Wednesday, 14 May 2008
Why you should cultivate your butcher
You might think as a frugal cook the last place to shop for meat would be an organic butcher. But you'd be wrong. Making friends with your butcher - organic or not - is a sound strategy.
Yesterday I took up an invitation to spend some time behind the scenes with Graham Symes of Sheepdrove Farm, the butcher up the road. We'd been chatting about cheap cuts and he said he'd show me exactly where on the animal they were.
First he pointed out a fantastic upper rib cut on a joint of beef that sells for less than half the price of the prime rib joints (for £6 rather than £15 a kilo). For organic beef! A boned and rolled joint of brisket is almost £7 cheaper per kilo than an equivalent topside joint.
The cheapest pork joints are again from the fore-end which includes the thick end of the belly, the hand (which I bought at the weekend for £3.99 a kilo) and the spring.
With lamb, shoulder is obviously much cheaper than leg (about £11 less a kilo) but there are many inexpensive cuts on the bone such as the breast which make fantastic meals. I ordered one for the weekend which I was thinking of boning and rolling up with herbs but Graham suggested that I cook it slowly on the bone then take off the meat which would be less fatty. (You get cooking tips too)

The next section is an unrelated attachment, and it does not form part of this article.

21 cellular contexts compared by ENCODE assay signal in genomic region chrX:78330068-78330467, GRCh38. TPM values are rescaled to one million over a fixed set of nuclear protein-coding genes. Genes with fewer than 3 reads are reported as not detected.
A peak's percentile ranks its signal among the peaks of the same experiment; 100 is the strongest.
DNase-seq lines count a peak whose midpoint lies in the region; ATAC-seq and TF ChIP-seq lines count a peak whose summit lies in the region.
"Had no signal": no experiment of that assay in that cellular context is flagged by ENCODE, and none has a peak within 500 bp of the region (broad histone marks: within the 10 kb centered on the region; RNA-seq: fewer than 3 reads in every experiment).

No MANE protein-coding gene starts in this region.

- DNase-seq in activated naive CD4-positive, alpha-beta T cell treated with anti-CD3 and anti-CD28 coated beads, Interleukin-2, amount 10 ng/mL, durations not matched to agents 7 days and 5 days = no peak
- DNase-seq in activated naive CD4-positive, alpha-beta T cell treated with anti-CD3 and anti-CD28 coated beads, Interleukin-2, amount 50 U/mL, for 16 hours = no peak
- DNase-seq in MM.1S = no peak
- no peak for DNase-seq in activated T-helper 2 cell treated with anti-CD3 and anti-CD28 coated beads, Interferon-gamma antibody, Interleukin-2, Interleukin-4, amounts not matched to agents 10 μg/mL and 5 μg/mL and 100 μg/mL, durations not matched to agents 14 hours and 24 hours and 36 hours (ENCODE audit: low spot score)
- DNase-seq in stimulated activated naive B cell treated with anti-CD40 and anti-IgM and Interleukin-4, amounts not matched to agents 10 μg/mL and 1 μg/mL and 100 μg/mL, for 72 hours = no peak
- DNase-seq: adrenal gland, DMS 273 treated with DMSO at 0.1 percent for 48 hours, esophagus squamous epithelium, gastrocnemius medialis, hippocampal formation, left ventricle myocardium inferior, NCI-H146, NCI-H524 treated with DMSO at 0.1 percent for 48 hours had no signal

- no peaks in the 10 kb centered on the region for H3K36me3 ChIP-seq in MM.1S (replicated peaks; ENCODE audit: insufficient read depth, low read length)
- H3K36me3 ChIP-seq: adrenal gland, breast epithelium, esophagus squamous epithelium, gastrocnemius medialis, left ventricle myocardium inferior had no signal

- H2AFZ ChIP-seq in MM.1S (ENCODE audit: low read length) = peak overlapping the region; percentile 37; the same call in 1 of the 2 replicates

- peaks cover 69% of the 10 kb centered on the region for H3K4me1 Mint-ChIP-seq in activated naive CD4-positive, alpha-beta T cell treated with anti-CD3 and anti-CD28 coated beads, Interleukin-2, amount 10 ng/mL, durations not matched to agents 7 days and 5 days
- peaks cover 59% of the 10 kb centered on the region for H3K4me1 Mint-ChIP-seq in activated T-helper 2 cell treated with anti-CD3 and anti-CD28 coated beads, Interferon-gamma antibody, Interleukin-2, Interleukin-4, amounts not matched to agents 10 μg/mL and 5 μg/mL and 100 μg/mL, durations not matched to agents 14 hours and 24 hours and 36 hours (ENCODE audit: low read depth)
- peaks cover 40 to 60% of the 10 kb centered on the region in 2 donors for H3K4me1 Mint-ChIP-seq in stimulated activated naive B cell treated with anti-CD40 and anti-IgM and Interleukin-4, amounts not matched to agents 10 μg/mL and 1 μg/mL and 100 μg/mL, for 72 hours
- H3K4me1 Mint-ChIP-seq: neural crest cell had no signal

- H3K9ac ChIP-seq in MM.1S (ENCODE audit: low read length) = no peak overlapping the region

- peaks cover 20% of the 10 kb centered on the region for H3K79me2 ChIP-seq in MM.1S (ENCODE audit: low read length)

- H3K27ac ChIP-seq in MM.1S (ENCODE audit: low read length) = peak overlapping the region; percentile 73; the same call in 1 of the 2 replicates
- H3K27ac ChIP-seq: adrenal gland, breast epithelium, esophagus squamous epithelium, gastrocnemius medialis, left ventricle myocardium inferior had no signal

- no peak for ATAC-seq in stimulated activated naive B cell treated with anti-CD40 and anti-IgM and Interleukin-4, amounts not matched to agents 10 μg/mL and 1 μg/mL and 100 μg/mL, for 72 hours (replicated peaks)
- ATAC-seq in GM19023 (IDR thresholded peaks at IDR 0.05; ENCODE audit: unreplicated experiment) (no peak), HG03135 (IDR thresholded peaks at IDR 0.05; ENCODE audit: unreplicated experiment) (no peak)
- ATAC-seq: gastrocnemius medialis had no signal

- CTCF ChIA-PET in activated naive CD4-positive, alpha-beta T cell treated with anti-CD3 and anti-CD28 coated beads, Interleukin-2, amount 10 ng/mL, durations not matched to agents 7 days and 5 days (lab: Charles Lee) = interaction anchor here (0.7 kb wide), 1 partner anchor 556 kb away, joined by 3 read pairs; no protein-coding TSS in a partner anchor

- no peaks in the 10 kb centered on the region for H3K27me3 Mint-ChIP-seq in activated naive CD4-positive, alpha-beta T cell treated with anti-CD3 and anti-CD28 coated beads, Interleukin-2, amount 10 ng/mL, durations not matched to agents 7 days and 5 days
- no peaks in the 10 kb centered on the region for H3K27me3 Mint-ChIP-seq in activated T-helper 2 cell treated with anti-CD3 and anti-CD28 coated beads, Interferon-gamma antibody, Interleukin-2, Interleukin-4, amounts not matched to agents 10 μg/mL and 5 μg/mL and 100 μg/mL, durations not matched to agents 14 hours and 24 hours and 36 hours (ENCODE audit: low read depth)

He admitted that most people turn their nose up at cheaper cuts, a point perfectly illustrated a few minutes later when a customer came in and casually bought four sirloin steaks for £36. I bought a 700g piece of goose skirt (a beef belly cut) for £7.75. We ate about a third of it last night thinly sliced in the French style (like an onglet or bavette) and will make a big meat pie or pasty today - with some of the remaining carrots and potatoes in the veg box - which should serve four, possibly even six.
The other bonus of going to a good butcher (apart from the not inconsiderable advantage that you know where the meat has come from and that it's properly hung) is that they know how to cut and trim it so you're not paying for a lot of waste. What supermarket can offer that?
I know I'm lucky to have a shop like this within walking distance so what's your experience? Do you use a local butcher and if so how does it work out costwise? Do you find them cheaper than supermarket meat? What are your best buys?